A second search in Medline using keywords “peripartum” associated with “vasculitis” or “vasculitides” without time limits was then conducted. A third search in Medline using keywords “pregnancy” associated with “vasculitis” or “vasculitides” without time limits but restricted to case reports was also conducted. A last search was conducted by checking references of previously selected references. In all these cases, the same methodology stated above to include and exclude references was applied (YNG).
The flow chart of selected references is depicted in Fig. 2. All co-authors extracted from each case described in these references, the diagnosis of vasculitis, the symptoms and their onset as well as the pregnancy complications and the outcome. Each case was categorized in vasculitis secondary to an infectious process, vasculitis secondary to a drug exposure and vasculitis related to an immunological process (primary or secondary to connective tissue diseases, cryoglobulinemia…). The results were expressed as tables for clarity purpose and a qualitative descriptive synthesis was ultimately performed.
Fifty-six cases out of 56 references were included (Fig. 2). Among these 56 cases of vasculitis diagnosed in the post-partum period, 4 (7.1%) corresponded to vasculitis secondary to an infectious origin (Table 1) [5,6,7,8] and 2 (3.6%) corresponded to vasculitis secondary to a drug exposure (Table 2) [9, 10]. Fifty out of the 56 cases (89.3%) corresponded to vasculitis secondary to an immunological process (Table 3) [11,12,13,14,15,16,17,18,19,20,21,22,23,24,25,26,27,28,29,30,31,32,33,34,35,36,37,38,39,40,41,42,43,44,45,46,47,48,49,50,51,52,53,54,55,56,57,58,59,60]. Among these 50 cases, 44 (88.0%) corresponded to primary vasculitis, 4 were secondary to Systemic Lupus Erythematosus [26, 41, 50, 60], 1 to cryoglobulinaemia  and 1 to cryoglobulinaemia associated with inflammatory bowel disease .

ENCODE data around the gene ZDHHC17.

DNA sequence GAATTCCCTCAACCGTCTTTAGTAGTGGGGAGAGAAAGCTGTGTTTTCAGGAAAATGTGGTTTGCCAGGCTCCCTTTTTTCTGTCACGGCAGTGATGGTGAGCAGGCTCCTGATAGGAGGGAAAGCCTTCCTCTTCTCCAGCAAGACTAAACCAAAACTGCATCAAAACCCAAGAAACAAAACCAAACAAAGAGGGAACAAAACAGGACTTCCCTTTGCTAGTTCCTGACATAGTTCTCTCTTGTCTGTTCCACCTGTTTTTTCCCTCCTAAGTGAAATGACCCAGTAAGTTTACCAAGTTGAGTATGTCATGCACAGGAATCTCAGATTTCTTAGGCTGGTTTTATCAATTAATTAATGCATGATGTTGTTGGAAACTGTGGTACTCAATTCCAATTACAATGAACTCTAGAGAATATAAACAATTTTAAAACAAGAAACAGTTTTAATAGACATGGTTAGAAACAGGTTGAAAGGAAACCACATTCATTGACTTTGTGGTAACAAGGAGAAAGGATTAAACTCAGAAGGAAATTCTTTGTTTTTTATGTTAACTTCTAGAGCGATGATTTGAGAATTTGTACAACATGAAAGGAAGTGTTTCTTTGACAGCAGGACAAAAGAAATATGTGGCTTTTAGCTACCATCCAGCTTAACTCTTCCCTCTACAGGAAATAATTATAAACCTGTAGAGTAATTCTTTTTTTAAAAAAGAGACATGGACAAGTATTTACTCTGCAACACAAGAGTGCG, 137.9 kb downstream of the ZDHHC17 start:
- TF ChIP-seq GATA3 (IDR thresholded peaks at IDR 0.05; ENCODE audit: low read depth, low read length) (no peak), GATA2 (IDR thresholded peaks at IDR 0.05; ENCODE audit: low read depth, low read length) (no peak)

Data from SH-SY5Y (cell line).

The primary vasculitis diagnosed were Takayasu Arteritis (n = 10) [17, 19, 36, 39, 40, 43, 49, 52, 54, 59], Eosinophilic granulomatosis with polyangiitis (n = 9) [20, 21, 24, 42, 44, 46, 55,56,57], Granulomatosis with Polyangiitis (n = 7) [13, 25, 32, 45, 47, 51, 53], Periarteritis Nodosa (n = 5) [16, 27, 29, 37, 58], Behcet’s disease (n = 4) [12, 23, 35, 38], Henoch-Schönlein purpura (n = 3) [15, 28, 31], Microscopic polyangiitis and Kawasaki Disease (two cases each) [11, 18] and [22, 30], Buerger’s disease and Cutaneous leukocytoclastic angiitis (one case each)  and .
Among the 44 primary vasculitis diagnosed in the post-partum period, the first symptom occurred before delivery in 26 cases (59.1%) [11, 15, 17,18,19,20, 27, 30, 32,33,34,35, 38,39,40, 42, 43, 45, 47, 48, 52, 54, 56,57,58, 60]. Among the 6 vasculitis secondary to Systemic Lupus Erythematosus and cryoglobulinaemia [14, 26, 34, 41, 50, 60], the first symptom of vasculitis occurred before delivery in 2 cases only (33.3%) [34, 60]. There was no pregnancy complications in 11 out of the 28 (39.2%) vasculitis cases secondary to an immunological process (primary and secondary) whose first symptom occurred before delivery and in 11 out of 22 (50.0%) vasculitis cases secondary to an immunological process (primary and secondary) whose first symptom occurred after delivery. Maternal death occurred in 4 out of the 44 primary vasculitis (9.1%) [13, 27, 56, 58] and in 4 out of the 6 vasculitis (66.6%) secondary to Systemic Lupus Erythematosus and cryoglobulinaemia [14, 26, 41, 60]. Two infants born to mothers with vasculitis symptoms before delivery experienced vasculitis a few days after birth [33, 38].